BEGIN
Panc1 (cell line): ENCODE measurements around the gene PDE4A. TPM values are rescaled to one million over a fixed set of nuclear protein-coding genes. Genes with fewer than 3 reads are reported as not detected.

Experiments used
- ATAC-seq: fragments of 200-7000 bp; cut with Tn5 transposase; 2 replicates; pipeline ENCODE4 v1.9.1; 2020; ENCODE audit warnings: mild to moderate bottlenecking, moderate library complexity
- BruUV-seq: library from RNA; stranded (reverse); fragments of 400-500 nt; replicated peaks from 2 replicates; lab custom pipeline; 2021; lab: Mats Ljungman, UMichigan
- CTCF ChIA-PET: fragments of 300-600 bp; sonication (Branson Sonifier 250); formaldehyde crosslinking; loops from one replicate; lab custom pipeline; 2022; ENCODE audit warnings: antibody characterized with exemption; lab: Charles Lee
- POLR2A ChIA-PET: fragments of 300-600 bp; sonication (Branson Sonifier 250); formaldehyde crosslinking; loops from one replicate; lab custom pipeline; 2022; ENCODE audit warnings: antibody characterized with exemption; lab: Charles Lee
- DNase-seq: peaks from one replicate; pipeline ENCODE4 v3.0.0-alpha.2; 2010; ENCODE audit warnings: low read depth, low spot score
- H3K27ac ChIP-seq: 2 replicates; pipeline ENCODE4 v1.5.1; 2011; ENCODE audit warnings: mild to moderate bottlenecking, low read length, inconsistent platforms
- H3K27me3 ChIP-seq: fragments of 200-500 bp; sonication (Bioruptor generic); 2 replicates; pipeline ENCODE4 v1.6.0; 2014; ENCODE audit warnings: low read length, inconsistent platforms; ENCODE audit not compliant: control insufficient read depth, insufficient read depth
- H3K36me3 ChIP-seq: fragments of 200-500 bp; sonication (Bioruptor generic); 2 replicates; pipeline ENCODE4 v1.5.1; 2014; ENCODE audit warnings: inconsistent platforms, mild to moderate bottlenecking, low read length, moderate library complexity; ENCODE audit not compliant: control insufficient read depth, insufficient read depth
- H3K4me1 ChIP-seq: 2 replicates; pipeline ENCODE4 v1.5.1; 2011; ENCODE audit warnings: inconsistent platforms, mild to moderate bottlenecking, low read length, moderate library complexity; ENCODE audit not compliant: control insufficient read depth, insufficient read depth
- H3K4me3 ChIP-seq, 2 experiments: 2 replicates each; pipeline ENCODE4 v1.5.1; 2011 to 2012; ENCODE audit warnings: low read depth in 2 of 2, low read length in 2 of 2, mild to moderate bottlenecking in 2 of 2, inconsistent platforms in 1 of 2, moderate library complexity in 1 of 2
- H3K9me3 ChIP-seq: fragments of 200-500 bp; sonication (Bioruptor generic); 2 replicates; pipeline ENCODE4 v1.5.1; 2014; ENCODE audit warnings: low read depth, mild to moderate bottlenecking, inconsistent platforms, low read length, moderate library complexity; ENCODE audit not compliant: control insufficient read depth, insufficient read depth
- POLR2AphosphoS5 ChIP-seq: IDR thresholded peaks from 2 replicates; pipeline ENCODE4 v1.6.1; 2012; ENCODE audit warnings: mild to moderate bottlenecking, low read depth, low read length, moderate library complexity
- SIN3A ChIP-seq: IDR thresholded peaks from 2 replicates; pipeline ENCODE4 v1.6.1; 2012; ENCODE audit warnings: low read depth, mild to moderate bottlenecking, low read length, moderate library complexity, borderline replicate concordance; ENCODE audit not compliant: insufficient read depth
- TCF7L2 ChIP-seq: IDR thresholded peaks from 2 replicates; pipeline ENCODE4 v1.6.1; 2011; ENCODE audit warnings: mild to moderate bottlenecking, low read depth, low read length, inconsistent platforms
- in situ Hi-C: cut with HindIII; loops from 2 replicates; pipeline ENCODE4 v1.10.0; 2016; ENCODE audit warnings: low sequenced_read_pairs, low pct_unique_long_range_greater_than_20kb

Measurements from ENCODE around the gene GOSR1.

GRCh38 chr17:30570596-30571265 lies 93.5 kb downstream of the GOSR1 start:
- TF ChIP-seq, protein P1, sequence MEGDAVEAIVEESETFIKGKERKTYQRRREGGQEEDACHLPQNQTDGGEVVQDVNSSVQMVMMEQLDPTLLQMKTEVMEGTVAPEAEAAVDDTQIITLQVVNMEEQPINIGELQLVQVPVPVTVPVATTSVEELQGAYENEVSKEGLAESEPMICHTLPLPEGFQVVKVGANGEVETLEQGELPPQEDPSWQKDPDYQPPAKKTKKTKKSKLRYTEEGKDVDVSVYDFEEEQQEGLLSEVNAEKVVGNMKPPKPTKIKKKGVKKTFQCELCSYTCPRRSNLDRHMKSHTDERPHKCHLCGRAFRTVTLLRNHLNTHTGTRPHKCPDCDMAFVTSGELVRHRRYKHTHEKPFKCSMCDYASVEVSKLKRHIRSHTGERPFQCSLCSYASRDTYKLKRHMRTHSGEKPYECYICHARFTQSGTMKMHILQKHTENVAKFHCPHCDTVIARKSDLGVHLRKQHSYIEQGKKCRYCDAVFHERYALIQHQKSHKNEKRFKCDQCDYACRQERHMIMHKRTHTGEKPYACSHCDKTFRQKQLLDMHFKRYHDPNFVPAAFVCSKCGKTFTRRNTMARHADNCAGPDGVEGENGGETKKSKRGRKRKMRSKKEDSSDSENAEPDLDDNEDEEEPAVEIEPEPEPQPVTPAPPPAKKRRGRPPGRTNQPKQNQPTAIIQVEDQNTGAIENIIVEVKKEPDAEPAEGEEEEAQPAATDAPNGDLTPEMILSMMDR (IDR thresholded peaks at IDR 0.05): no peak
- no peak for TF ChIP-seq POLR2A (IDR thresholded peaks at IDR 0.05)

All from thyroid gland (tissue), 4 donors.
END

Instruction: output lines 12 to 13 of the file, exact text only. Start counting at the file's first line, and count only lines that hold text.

- H3K4me3 ChIP-seq, 2 experiments: 2 replicates each; pipeline ENCODE4 v1.5.1; 2011 to 2012; ENCODE audit warnings: low read depth in 2 of 2, low read length in 2 of 2, mild to moderate bottlenecking in 2 of 2, inconsistent platforms in 1 of 2, moderate library complexity in 1 of 2
- H3K9me3 ChIP-seq: fragments of 200-500 bp; sonication (Bioruptor generic); 2 replicates; pipeline ENCODE4 v1.5.1; 2014; ENCODE audit warnings: low read depth, mild to moderate bottlenecking, inconsistent platforms, low read length, moderate library complexity; ENCODE audit not compliant: control insufficient read depth, insufficient read depth